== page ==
Harvard Men's Health Watch

Light jogging linked to longer life

Compared with not running at all, jogging even five to 10 minutes a day may be enough exercise to extend life, according to a study in the Journal of the American College of Cardiology. The study focused on more than 55,000 men and women ages 18 to 100. About a quarter of them were runners. Over 15 years, those who ran up to 50 minutes a week at a moderate pace were less likely to die from either cardiovascular disease (such as heart attack or stroke) or any other cause.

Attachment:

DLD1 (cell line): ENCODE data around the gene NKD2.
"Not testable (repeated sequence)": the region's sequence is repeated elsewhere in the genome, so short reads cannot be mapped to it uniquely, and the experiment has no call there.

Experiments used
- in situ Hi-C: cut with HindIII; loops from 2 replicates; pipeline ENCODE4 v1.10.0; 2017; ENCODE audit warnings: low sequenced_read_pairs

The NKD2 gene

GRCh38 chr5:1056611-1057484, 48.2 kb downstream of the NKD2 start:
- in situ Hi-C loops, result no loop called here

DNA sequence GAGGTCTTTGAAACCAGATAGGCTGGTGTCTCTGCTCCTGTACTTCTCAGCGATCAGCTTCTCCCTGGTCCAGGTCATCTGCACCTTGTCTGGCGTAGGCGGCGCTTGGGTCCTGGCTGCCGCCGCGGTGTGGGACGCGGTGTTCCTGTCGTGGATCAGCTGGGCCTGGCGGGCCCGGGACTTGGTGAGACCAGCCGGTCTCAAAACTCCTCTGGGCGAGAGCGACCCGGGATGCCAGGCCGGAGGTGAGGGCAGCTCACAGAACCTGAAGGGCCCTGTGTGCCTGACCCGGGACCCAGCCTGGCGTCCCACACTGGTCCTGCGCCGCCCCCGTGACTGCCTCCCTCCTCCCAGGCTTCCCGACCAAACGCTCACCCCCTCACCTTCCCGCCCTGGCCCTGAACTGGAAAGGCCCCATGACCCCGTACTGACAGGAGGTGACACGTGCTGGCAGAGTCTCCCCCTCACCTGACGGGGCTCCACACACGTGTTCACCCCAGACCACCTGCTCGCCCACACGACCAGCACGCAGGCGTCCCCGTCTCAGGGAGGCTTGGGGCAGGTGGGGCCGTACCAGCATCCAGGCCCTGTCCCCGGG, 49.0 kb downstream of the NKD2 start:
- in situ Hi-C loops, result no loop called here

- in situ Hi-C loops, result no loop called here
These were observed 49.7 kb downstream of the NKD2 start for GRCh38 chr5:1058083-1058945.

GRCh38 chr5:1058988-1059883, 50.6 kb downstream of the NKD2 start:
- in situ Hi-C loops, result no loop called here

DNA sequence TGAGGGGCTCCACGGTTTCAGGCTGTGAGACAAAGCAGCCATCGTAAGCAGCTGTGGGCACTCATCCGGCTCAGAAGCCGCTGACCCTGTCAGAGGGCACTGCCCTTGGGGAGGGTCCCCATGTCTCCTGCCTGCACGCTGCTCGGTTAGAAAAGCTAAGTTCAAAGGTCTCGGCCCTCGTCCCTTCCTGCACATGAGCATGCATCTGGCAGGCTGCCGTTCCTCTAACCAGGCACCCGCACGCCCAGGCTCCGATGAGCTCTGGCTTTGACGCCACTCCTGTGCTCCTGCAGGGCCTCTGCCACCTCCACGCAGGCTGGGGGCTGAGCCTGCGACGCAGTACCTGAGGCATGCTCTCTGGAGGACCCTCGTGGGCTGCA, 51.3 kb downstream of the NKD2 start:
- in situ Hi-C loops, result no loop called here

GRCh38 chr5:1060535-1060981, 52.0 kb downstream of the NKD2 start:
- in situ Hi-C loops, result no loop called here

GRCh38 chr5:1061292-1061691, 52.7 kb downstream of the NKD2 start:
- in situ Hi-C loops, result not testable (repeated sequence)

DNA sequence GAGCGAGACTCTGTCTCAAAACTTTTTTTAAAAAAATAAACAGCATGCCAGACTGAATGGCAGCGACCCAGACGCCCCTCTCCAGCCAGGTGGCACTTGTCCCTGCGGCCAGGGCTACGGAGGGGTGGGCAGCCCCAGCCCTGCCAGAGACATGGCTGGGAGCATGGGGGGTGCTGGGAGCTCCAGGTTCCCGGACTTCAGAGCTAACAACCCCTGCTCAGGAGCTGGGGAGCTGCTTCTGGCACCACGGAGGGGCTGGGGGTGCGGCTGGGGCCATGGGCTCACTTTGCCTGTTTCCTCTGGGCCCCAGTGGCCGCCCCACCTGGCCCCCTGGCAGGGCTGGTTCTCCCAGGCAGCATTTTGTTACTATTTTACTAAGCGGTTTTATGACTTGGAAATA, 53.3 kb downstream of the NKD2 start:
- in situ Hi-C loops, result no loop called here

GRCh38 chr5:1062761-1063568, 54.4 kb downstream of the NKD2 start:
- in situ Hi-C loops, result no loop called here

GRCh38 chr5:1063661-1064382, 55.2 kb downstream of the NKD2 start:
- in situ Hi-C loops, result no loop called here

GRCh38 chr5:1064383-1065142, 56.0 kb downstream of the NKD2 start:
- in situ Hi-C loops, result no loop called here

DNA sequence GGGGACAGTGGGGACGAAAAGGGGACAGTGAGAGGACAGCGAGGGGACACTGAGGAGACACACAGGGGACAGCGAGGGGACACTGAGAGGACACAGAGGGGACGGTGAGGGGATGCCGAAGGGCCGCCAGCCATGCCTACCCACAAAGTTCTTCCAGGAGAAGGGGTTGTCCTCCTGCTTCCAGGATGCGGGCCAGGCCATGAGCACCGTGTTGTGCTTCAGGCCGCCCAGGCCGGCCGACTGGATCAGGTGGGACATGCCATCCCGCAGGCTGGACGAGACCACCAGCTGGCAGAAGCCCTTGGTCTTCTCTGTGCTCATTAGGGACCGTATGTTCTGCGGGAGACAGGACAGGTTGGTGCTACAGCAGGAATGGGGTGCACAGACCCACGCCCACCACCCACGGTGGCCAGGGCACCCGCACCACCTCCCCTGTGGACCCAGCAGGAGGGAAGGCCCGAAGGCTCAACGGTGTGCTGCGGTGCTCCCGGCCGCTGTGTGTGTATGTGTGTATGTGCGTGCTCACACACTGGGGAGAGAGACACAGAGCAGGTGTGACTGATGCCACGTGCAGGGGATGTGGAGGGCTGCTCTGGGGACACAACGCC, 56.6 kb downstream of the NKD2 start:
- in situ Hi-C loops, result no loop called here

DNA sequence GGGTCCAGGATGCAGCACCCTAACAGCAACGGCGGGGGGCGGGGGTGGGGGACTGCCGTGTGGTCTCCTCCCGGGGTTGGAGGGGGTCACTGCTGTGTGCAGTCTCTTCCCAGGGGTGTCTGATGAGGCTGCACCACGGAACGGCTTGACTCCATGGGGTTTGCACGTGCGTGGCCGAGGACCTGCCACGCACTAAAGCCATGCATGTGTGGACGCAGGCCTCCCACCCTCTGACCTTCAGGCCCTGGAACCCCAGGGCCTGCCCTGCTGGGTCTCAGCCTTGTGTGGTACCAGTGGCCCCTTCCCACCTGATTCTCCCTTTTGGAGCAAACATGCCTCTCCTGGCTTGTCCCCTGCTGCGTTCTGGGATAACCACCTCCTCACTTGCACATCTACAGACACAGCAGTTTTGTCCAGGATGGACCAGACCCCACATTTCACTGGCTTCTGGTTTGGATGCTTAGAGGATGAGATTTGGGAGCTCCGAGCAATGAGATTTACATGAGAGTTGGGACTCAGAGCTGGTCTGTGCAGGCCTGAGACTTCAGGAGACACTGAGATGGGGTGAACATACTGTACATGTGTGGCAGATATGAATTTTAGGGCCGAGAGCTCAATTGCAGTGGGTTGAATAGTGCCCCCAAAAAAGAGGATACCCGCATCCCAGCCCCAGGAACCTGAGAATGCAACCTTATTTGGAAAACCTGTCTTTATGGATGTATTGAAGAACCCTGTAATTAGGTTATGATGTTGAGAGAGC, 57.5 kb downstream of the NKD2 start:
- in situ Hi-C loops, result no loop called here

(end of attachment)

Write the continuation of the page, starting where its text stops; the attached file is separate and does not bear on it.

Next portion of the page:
The study suggests a relatively low minimum daily "dose" of jogging to boost longevity, although people who run more than 10 minutes a day may enjoy a greater benefit. A 2013 study in Denmark suggested that the "sweet spot" for maximum longevity is 1 to 2.4 hours of running a week.

Although running can trim away some of your existing risk of cardiovascular disease, it doesn't entirely eliminate it. The combined effects of lifestyle, diet, and family history still contribute to your lifetime risk.

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